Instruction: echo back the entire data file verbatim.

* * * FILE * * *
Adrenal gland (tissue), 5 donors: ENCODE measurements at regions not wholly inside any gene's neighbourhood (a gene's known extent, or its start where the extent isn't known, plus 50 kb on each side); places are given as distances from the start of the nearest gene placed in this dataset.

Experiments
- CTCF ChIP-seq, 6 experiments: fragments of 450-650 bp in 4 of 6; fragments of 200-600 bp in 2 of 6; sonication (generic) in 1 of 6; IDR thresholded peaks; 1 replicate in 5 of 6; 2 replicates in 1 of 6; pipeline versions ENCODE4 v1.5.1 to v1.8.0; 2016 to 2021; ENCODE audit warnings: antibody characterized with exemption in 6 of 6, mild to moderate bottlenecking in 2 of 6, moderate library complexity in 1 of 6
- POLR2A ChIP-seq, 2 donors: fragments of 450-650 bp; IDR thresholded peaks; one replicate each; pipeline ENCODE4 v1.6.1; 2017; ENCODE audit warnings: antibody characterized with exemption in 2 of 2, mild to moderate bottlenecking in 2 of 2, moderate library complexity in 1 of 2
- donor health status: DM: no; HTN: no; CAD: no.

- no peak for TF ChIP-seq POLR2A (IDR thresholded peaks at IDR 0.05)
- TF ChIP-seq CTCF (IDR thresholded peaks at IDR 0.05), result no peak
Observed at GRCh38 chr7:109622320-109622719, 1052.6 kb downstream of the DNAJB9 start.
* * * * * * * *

Adrenal gland (tissue), 5 donors: ENCODE measurements at regions not wholly inside any gene's neighbourhood (a gene's known extent, or its start where the extent isn't known, plus 50 kb on each side); places are given as distances from the start of the nearest gene placed in this dataset.

Experiments
- CTCF ChIP-seq, 6 experiments: fragments of 450-650 bp in 4 of 6; fragments of 200-600 bp in 2 of 6; sonication (generic) in 1 of 6; IDR thresholded peaks; 1 replicate in 5 of 6; 2 replicates in 1 of 6; pipeline versions ENCODE4 v1.5.1 to v1.8.0; 2016 to 2021; ENCODE audit warnings: antibody characterized with exemption in 6 of 6, mild to moderate bottlenecking in 2 of 6, moderate library complexity in 1 of 6
- POLR2A ChIP-seq, 2 donors: fragments of 450-650 bp; IDR thresholded peaks; one replicate each; pipeline ENCODE4 v1.6.1; 2017; ENCODE audit warnings: antibody characterized with exemption in 2 of 2, mild to moderate bottlenecking in 2 of 2, moderate library complexity in 1 of 2
- donor health status: DM: no; HTN: no; CAD: no.

- no peak for TF ChIP-seq POLR2A (IDR thresholded peaks at IDR 0.05)
- TF ChIP-seq CTCF (IDR thresholded peaks at IDR 0.05), result no peak
Observed at GRCh38 chr7:109622320-109622719, 1052.6 kb downstream of the DNAJB9 start.